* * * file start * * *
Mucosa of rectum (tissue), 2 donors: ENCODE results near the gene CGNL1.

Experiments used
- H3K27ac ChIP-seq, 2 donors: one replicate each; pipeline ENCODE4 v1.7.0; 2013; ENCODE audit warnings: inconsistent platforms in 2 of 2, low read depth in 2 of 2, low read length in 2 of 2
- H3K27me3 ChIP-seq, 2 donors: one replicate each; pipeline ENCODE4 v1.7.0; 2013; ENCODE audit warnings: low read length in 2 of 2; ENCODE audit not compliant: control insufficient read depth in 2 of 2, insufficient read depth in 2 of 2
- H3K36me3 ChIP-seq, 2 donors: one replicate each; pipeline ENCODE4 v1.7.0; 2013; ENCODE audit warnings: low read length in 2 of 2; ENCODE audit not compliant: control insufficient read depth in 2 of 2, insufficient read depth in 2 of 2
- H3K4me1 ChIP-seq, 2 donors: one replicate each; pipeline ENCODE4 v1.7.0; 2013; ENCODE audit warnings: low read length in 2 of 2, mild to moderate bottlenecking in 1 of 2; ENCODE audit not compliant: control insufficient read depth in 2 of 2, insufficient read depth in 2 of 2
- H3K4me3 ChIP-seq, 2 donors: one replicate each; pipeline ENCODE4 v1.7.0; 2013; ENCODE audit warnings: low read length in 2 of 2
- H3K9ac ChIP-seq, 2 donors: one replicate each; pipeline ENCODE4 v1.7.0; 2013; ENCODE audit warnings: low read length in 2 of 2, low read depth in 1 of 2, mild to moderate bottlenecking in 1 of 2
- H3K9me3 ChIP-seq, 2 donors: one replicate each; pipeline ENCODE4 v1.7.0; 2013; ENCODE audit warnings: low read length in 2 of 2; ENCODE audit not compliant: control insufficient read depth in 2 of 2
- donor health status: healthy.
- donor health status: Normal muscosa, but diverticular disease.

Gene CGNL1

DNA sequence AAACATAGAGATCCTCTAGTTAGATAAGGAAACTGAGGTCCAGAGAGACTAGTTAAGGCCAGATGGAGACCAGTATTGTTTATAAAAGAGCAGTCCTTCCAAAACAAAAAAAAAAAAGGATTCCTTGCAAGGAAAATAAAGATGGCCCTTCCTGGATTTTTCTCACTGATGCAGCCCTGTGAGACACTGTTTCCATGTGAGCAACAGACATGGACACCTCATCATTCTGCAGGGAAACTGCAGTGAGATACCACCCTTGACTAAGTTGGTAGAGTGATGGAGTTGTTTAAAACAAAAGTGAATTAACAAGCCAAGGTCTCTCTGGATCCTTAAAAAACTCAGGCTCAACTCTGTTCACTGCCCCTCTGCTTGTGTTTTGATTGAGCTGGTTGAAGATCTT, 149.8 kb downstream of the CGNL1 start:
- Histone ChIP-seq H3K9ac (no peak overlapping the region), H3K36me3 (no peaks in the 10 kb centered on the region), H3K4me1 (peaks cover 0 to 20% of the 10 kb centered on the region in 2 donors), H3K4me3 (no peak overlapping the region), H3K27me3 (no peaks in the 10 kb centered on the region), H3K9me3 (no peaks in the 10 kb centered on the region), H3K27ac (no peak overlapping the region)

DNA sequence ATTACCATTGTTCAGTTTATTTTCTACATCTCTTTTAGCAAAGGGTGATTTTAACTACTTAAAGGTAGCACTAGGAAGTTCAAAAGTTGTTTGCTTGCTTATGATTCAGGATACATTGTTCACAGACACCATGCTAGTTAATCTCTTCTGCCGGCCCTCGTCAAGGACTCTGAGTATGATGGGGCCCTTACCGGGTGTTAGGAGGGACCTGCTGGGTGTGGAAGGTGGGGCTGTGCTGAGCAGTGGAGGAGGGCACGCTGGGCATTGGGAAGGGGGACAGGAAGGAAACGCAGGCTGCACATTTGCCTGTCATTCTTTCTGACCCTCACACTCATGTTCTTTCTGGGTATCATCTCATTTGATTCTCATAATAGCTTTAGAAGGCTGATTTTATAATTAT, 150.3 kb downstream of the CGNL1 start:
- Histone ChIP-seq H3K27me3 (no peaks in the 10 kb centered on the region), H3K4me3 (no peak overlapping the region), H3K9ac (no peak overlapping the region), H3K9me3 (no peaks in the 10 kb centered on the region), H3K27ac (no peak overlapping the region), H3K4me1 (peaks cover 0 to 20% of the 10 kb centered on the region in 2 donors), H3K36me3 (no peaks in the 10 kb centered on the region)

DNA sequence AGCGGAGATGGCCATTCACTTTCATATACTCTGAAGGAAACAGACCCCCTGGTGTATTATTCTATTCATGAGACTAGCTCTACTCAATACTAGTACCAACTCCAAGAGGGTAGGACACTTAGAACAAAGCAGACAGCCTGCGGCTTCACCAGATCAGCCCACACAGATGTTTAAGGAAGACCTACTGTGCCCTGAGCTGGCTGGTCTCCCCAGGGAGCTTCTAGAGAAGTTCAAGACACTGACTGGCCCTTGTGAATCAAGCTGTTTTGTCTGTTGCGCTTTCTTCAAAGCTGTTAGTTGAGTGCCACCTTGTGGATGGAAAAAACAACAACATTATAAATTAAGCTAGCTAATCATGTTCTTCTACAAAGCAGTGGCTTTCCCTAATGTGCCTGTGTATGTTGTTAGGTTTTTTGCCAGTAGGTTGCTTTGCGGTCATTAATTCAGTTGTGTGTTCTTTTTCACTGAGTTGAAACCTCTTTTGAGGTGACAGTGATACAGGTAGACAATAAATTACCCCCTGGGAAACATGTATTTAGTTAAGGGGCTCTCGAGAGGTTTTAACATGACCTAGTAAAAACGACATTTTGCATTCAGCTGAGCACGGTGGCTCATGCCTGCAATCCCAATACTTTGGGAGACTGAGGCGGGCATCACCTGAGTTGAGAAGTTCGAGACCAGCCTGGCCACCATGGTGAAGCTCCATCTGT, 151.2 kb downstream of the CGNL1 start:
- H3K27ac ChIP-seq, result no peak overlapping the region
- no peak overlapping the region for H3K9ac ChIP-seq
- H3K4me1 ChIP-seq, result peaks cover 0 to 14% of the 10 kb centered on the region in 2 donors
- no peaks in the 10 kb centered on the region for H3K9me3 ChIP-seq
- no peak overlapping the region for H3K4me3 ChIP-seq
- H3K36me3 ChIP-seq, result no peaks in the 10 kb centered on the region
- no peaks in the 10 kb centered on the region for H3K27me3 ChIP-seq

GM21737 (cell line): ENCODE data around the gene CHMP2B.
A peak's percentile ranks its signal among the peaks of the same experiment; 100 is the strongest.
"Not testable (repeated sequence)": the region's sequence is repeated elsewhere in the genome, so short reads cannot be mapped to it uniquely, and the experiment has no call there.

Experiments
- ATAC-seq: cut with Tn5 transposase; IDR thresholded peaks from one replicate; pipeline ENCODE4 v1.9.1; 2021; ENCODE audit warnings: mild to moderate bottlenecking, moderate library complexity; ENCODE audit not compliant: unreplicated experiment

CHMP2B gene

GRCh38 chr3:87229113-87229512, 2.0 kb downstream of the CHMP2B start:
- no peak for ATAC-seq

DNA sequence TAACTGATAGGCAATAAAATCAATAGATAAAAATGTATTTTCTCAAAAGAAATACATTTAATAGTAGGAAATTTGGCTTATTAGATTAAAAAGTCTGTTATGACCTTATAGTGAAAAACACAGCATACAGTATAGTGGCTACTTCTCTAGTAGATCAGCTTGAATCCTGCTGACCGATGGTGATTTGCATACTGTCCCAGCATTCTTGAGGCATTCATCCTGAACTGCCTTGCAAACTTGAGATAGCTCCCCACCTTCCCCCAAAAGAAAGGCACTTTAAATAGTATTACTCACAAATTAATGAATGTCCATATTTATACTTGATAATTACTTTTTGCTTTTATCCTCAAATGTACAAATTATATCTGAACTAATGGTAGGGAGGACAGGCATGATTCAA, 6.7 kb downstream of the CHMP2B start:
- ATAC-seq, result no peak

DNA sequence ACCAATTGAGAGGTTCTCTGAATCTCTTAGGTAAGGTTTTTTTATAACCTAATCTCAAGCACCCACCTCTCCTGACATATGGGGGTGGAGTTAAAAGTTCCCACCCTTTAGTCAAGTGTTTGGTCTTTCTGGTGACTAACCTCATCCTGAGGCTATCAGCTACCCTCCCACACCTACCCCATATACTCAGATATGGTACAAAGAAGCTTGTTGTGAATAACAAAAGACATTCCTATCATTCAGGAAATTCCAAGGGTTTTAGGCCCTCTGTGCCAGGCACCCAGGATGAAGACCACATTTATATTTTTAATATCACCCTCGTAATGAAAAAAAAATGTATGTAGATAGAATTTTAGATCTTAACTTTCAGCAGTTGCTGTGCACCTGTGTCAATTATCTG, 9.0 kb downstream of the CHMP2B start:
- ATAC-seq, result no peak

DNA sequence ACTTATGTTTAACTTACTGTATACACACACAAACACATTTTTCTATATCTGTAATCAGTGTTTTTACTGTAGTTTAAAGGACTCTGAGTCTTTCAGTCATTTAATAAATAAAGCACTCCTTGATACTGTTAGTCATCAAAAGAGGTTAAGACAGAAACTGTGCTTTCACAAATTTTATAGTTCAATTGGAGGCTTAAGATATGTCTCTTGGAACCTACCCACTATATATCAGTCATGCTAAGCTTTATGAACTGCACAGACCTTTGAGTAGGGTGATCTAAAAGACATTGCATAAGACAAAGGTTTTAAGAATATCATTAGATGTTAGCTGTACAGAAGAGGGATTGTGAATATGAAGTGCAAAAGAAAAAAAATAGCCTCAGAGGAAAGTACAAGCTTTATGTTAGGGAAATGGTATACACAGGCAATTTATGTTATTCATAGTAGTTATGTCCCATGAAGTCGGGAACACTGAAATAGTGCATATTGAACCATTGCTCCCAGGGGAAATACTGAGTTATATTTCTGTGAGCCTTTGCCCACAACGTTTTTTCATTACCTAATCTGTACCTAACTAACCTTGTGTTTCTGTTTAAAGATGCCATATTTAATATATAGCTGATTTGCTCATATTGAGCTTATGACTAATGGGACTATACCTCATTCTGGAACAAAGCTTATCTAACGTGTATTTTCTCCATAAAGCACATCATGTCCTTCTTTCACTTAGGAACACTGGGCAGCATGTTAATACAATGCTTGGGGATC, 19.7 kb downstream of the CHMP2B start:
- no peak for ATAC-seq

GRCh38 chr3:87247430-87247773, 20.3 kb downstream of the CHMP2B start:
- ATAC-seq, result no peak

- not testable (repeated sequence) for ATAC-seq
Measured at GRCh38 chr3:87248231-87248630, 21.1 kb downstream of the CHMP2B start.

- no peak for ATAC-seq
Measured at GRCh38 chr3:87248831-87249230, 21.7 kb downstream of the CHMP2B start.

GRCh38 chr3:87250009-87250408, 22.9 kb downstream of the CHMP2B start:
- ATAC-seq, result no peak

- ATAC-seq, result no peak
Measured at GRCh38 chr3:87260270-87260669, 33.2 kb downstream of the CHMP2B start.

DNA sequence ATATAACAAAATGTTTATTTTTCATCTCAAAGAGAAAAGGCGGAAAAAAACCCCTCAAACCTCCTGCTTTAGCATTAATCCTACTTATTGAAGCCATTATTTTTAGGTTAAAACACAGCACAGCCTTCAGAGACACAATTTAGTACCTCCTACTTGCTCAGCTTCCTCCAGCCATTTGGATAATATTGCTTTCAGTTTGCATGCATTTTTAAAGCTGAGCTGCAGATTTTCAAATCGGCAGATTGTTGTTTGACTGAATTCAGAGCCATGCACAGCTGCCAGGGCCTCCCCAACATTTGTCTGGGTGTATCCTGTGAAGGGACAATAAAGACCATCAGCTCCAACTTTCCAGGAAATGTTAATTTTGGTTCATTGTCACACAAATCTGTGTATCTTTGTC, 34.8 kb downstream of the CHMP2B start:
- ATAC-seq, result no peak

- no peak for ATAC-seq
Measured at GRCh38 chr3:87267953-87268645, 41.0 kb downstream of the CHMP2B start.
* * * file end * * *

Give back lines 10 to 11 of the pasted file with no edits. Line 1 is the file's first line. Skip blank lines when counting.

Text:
- donor health status: healthy.
- donor health status: Normal muscosa, but diverticular disease.